• COVID-19 reinfections used to be fairly rare. That’s no longer the case. The New York Times says: “A virus that shows no signs of disappearing, variants that are adept at dodging the body’s defenses, and waves of infections two, maybe three times a year—this may be the future of COVID-19, some scientists now fear. The central problem is that the coronavirus has become more adept at reinfecting people. Already, those infected with the first Omicron variant are reporting second infections with the newer versions of the variant—BA.2 or BA2.12.1 in the United States, or BA.4 and BA.5 in South Africa. Those people may go on to have third or fourth infections, even within this year, researchers said in interviews. And some small fraction may have symptoms that persist for months or years, a condition known as long COVID.”
• At last, a vaccine-maker seems to have figured out COVID-19 shots for toddlers. CNBC says: “Three doses of Pfizer-BioNTech’s Covid-19 vaccine for the youngest children were 80 percent effective against the omicron variant of the coronavirus, according to early data the company released Monday. The long-awaited findings bring the vaccine one step closer to a reality for parents of children ages 6 months to 4 years—the only group that remains ineligible for vaccination. Results from the company’s Phase 2/3 clinical trial also found that the vaccine—which uses a dosage one-tenth the level used for adults—generated a strong immune response and that it was safe.”
• Another valley city has given the OK to marijuana businesses. News Channel 3 reports: “In a 3 to 1 vote on Wednesday, the (Indio) city decided to move forward with marijuana sales. Cannabis shops will be able to operate daily, from 6 a.m. to 10 p.m.. (Mayor Waymond) Ferman said cannabis sales would not only boost the city’s economy, ‘it does bring jobs as well. So we want to be able to bring some, you know, some high paying jobs to our residents.’ Background checks will be required for shop owners; however they will not be required for employees. Fermon said they’re looking into a social equity program. ‘I think that’s gonna also help folks who have been affected by cannabis convictions to work in industry in the city of Indio.’”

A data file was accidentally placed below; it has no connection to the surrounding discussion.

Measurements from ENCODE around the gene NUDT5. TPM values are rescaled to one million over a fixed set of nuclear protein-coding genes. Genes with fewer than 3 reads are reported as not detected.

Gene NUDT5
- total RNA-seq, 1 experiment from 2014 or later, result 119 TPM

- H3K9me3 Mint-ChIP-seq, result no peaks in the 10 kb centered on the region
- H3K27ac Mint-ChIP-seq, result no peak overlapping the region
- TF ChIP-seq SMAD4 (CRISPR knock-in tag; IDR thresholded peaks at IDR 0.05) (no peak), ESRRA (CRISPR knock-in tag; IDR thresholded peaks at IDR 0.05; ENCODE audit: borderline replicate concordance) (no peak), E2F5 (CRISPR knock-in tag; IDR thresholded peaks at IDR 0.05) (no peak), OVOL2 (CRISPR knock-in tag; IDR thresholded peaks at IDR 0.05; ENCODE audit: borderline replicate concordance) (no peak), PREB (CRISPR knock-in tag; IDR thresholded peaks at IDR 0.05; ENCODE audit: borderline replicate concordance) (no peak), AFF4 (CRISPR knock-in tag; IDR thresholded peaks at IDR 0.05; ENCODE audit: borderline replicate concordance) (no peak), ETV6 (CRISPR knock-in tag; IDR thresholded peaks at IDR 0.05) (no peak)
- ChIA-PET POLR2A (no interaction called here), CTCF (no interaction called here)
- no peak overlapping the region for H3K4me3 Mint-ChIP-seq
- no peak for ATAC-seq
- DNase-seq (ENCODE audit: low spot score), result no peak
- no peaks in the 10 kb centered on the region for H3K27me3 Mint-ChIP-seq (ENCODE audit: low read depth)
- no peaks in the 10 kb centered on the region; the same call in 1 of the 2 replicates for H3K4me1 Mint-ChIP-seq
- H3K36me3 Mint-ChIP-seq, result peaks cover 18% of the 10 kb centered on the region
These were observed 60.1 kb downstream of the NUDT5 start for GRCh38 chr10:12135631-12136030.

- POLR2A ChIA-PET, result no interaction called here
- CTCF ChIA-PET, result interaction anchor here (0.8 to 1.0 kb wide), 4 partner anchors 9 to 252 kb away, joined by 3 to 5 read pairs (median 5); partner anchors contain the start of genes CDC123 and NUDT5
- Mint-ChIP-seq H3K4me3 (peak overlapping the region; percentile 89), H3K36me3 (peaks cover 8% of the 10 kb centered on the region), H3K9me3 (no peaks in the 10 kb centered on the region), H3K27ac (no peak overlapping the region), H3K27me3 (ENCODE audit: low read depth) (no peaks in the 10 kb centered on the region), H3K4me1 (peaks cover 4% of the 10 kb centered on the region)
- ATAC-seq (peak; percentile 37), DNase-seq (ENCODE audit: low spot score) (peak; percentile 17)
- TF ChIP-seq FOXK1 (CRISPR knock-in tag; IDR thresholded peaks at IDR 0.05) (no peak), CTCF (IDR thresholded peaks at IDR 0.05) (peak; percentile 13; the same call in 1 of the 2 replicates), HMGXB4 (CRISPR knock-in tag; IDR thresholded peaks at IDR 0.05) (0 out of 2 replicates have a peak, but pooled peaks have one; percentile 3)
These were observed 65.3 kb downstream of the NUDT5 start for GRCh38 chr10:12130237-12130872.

• “Suspense file” day is a really crappy, secretive thing the state Legislature does to suddenly kill off various bills … and the latest suspense file day was last week. Our partners at Calmatters say: “California lawmakers won’t be creating a state Election Day holiday this year. Nor will they be providing grants to local governments to convert public golf courses into affordable housing, or forcing health insurers to cover fertility treatments. All of these proposals were victims of the seasonal culling of bills known as the suspense file. This stately and secretive process, led by the Senate and Assembly appropriations committees, serves as a final fiscal review before any legislation expected to have a significant cost to the state is sent to the full chamber for a vote. In fast and furious hearings on Thursday that stretched for two hours, the committees ran through the fates of nearly 1,000 bills, offering no explanations for their decisions and, in many cases, no formal announcement at all that a measure was held. The results had already been determined in private deliberations. The suspense file, among the most opaque practices at the Capitol, allows legislative leaders to not only shelve proposals that are too expensive, but to also more quietly dispatch those that are controversial or politically inconvenient, particularly in an election year.”
• And finally … the Best Headline Award of the Day goes to various news sources, including a Denver TV station. That headline: “WHO: Monkeypox likely spread by sex at raves in Europe.” I am standing and applauding here. Bravo!
Support the Independent!
If you value honest, ethical local journalism … or if perhaps you just want to buy me a drink to quell my nerves after sending out this digest using the “time-saving” newfangled technology, click that button below to learn how to become a Supporter of the Independent. As always, thanks for reading.